The issue of separating yourself from a harmful environment is a recurring theme in the life of black men. It has nothing to do with football, or Sean Taylor or even sports. To frame it as a sports issue is as insulting as it is naive. Most of us, perhaps even the great majority of us who grew up in big urban communities, have to make a decision at some point to hang out or get out.

    The kid who becomes a pharmaceutical rep has the same call to make as the lawyer or delivery guy or accountant or sportswriter or football player: Cut off anybody who might do harm, even those who have been friends from the sandbox, or go along to get along.

    Mainstream folks -- and, yes, this is a code word for white folks -- see high-profile athletes dealing with this dilemma and think it's specific to them, while black folks know it's everyday stuff for everybody, for kids with aspirations of all kinds -- even for a middle-class kid with a police-chief father, such as Taylor -- from South Central to Southeast to the South Side. Some do, some don't. Some will, some won't. Some can, some cannot. Often it's gut-wrenching. Usually, it's necessary. For some, it takes a little bit too long.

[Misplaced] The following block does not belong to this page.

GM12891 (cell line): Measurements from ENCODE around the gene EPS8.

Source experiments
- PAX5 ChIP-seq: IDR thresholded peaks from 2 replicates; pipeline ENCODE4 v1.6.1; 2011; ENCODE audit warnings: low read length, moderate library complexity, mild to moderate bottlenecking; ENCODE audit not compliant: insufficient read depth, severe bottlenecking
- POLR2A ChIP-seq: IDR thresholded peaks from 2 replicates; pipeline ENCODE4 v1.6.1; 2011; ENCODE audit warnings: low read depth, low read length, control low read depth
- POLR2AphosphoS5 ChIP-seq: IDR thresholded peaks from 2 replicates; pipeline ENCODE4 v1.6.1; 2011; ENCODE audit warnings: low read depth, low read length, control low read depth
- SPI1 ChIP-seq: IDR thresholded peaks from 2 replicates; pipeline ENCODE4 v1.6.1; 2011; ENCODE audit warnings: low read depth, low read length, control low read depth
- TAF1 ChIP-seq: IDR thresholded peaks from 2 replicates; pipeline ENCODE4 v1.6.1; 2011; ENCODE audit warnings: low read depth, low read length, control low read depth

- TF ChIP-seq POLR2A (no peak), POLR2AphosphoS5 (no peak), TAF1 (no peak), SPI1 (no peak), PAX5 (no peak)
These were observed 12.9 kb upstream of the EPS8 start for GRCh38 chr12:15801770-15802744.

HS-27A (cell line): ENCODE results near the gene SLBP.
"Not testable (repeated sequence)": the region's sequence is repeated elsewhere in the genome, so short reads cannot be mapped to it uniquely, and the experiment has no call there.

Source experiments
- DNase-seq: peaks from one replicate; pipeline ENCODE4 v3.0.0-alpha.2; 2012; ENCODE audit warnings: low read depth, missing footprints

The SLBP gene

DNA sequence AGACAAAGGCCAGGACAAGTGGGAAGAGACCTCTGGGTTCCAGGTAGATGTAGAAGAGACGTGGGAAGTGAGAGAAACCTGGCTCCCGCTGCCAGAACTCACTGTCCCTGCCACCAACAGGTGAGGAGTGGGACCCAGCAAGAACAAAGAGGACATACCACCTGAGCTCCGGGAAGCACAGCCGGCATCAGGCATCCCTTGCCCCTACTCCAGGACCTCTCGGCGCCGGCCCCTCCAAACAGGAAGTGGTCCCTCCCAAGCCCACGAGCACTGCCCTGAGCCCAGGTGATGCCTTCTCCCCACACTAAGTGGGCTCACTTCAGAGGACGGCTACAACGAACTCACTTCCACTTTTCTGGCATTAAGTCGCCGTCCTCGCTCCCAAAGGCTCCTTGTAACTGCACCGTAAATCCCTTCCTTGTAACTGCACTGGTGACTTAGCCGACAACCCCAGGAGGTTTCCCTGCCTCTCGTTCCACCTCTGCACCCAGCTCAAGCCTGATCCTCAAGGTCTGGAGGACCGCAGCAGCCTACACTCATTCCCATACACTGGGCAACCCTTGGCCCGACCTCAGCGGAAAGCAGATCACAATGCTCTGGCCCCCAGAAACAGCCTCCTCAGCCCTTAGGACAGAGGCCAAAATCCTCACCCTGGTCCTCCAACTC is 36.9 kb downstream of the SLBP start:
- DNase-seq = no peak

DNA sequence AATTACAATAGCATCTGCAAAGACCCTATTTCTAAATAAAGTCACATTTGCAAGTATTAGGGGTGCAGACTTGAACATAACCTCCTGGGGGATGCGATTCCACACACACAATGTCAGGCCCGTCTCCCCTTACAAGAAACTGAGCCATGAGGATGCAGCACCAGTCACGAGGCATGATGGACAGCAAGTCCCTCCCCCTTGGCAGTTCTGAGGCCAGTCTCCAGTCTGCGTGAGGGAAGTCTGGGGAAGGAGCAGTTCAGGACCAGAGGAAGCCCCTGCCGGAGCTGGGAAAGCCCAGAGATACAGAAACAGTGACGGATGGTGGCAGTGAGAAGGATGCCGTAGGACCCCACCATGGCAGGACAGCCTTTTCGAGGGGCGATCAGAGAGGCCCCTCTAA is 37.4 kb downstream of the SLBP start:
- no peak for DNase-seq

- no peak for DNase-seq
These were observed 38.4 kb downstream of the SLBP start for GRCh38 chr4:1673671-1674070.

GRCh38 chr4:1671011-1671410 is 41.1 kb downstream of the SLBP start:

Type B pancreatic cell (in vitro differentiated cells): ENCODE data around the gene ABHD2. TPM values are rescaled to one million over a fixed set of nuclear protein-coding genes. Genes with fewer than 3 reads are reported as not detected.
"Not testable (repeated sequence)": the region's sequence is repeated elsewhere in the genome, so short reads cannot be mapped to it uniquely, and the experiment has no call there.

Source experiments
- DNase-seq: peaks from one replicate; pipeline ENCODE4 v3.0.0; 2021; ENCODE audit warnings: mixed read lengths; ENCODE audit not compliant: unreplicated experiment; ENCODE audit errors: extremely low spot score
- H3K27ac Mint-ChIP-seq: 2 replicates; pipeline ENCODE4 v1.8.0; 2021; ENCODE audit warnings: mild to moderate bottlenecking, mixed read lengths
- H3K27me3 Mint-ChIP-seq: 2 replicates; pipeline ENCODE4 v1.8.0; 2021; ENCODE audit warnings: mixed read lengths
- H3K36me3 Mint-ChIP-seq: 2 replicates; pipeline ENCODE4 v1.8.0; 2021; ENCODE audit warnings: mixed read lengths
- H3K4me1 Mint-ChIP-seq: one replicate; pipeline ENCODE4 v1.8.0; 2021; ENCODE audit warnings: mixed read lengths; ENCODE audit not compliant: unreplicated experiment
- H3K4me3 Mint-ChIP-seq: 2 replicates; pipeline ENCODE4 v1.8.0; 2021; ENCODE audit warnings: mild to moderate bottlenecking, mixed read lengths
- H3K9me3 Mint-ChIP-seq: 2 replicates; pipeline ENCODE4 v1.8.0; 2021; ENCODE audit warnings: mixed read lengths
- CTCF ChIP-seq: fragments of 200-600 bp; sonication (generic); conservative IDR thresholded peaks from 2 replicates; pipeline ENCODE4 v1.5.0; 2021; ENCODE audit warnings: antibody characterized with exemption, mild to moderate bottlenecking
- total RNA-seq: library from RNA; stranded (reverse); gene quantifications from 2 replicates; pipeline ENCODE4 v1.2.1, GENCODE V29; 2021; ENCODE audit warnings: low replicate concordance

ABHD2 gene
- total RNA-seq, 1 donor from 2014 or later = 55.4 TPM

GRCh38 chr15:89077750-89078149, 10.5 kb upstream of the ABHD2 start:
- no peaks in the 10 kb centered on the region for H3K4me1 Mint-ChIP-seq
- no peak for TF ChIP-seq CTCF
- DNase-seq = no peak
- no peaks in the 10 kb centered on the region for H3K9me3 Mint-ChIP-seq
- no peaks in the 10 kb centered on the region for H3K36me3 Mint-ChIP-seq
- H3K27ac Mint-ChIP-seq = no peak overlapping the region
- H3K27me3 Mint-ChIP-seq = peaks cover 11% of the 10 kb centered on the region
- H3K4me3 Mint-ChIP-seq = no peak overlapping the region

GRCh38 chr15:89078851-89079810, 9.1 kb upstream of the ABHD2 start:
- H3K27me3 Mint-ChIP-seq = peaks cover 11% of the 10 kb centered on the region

A recently retired future Hall of Fame NFL player called me the day Taylor was drafted by the Redskins, essentially recruiting a mentor for Taylor, somebody who knew D.C. well enough to tell Taylor what and who to avoid. The old pro thought Taylor wasn't that far from a pretty safe path but was worried about the trouble that can find a kid here in D.C., and certainly in Miami. The old pro had all the right instincts, didn't he? Taylor was only 24 when he died yesterday morning and from all credible accounts he seemed to be getting it in the last 18 months or so. But it's difficult to outrun the past, even with 4.4 speed in the 40. Running away from the kind of trouble we're talking about is harder than running in quicksand.